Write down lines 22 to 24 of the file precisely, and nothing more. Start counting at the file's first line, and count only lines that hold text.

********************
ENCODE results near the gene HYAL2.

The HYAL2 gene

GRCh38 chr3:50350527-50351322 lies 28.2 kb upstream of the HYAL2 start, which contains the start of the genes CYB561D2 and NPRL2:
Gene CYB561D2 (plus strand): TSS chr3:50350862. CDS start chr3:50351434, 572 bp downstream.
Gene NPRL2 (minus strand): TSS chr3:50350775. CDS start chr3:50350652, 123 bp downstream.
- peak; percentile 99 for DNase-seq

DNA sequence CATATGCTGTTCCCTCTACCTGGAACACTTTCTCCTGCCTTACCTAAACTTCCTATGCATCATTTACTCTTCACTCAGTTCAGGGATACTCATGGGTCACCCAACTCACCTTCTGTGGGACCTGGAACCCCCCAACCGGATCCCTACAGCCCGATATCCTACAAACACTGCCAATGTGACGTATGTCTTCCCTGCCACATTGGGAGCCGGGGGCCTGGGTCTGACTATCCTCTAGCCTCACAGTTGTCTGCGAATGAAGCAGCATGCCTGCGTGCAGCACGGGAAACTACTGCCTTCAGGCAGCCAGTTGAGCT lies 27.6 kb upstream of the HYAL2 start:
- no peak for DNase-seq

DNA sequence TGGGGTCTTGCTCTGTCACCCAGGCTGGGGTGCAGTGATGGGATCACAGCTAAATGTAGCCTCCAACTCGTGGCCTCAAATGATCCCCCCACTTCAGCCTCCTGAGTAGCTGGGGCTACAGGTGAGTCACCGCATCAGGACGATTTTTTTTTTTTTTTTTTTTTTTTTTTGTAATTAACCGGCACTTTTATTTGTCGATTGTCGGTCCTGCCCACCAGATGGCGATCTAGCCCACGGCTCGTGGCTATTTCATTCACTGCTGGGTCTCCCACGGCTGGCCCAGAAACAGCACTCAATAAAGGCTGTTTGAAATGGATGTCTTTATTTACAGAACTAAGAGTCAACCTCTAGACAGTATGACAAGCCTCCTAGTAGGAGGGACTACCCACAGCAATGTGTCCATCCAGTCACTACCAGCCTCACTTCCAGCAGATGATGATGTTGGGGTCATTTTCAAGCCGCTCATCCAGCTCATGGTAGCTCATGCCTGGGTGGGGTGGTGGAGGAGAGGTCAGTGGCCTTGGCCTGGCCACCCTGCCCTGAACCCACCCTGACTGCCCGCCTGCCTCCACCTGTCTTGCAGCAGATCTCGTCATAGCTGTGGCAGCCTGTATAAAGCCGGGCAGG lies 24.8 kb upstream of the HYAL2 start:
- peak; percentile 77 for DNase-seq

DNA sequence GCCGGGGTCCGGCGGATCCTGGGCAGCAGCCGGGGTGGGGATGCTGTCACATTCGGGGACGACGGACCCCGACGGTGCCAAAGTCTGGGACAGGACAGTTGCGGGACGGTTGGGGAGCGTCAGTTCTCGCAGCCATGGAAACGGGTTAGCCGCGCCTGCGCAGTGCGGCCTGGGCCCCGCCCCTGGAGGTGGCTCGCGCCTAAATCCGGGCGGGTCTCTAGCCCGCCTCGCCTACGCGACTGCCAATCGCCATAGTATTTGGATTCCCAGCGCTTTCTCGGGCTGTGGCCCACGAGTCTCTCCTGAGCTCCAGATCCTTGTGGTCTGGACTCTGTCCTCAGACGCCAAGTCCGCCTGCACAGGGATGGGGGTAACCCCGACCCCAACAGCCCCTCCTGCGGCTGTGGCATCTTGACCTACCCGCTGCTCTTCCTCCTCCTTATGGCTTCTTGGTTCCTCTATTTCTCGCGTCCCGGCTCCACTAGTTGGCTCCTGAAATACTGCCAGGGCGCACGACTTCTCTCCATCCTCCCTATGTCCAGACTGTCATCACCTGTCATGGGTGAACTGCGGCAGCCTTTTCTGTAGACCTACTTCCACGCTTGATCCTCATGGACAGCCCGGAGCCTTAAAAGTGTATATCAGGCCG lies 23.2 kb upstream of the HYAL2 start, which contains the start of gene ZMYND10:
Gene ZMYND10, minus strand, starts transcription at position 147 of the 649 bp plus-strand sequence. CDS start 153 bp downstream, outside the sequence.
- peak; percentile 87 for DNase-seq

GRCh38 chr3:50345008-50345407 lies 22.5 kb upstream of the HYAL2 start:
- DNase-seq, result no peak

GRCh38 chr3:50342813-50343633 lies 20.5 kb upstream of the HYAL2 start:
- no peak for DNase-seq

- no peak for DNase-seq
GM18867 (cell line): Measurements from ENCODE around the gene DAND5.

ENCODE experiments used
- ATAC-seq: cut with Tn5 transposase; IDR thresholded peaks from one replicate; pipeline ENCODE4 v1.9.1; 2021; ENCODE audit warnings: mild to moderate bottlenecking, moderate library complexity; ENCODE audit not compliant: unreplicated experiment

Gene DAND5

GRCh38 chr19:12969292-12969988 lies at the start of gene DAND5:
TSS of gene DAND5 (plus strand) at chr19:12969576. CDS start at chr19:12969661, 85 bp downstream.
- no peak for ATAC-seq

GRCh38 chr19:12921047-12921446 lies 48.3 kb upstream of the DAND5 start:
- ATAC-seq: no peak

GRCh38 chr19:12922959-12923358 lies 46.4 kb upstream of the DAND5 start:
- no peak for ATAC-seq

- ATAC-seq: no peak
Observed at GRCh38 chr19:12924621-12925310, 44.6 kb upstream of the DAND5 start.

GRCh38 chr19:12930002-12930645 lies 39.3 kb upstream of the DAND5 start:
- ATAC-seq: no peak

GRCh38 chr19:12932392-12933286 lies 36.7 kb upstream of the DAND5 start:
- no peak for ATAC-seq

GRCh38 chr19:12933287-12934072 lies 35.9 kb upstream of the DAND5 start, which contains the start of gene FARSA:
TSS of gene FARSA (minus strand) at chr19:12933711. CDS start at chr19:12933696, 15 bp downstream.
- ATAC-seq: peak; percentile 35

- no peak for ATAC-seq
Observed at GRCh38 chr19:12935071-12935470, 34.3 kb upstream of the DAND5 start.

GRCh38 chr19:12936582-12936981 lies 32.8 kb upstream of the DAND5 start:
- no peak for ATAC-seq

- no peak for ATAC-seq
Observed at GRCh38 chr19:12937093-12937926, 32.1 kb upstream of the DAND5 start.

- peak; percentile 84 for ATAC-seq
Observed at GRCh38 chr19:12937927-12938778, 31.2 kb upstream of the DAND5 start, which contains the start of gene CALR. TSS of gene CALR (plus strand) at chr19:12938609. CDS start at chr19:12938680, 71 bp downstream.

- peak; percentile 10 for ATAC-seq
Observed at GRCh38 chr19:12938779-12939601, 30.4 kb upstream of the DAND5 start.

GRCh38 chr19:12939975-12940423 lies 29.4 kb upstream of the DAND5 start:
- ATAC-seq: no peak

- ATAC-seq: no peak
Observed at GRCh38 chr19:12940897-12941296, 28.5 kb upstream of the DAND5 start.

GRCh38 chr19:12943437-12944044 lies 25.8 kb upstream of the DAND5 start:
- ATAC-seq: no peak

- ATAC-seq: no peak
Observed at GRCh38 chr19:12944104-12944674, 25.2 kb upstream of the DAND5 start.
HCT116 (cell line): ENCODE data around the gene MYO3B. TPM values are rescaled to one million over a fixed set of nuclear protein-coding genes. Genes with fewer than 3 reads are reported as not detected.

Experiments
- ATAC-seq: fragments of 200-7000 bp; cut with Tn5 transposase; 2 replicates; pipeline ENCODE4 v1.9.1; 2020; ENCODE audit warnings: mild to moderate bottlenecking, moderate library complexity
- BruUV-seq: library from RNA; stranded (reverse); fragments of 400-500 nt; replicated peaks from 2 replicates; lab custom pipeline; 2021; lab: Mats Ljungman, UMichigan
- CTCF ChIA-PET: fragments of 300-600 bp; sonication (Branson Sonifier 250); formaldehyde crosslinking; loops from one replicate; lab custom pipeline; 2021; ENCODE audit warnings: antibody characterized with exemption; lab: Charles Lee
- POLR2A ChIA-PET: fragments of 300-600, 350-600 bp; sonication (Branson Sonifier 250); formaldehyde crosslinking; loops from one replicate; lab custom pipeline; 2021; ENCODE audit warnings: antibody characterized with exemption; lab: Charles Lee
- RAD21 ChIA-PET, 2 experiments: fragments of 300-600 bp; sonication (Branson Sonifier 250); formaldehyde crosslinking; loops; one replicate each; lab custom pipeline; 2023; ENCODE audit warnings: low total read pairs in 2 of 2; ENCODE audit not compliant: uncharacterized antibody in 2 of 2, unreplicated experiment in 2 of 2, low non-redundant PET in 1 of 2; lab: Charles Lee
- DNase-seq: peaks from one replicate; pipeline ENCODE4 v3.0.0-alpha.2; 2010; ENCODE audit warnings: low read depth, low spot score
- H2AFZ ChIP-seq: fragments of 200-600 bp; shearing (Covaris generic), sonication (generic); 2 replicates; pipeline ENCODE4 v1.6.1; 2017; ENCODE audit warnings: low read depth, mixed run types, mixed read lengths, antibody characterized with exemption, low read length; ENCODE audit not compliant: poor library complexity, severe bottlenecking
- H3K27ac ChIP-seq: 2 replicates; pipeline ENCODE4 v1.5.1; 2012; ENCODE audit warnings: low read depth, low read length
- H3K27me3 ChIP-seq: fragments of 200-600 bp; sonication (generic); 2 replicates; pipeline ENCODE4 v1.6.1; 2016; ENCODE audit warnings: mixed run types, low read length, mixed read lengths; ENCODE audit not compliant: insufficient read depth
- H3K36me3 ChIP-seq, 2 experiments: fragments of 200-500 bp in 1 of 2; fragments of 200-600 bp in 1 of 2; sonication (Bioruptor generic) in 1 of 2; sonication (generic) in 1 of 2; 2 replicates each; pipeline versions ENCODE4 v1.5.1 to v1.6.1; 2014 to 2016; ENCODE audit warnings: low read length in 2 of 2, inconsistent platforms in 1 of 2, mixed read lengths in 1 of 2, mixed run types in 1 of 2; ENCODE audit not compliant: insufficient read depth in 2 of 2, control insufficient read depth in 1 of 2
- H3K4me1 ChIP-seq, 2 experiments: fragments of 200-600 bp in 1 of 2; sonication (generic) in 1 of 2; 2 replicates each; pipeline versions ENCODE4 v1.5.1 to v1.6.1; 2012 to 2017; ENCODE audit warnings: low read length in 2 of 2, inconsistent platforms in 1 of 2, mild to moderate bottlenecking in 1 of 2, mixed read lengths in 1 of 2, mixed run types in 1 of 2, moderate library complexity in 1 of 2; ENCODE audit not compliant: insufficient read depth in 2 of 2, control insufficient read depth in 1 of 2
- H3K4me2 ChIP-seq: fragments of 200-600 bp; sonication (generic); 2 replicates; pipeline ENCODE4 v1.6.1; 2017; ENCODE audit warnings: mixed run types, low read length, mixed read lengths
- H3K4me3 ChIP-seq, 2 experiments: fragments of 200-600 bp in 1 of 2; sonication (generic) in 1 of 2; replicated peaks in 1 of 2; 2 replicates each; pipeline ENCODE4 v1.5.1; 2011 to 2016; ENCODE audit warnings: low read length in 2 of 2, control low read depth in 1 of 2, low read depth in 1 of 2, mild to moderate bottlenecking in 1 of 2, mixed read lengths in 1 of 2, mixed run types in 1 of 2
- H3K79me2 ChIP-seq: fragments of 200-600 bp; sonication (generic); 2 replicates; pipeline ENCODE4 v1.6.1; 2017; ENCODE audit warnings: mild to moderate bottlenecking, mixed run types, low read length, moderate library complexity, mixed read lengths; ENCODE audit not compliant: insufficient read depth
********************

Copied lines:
Gene DAND5

GRCh38 chr19:12969292-12969988 lies at the start of gene DAND5:
TSS of gene DAND5 (plus strand) at chr19:12969576. CDS start at chr19:12969661, 85 bp downstream.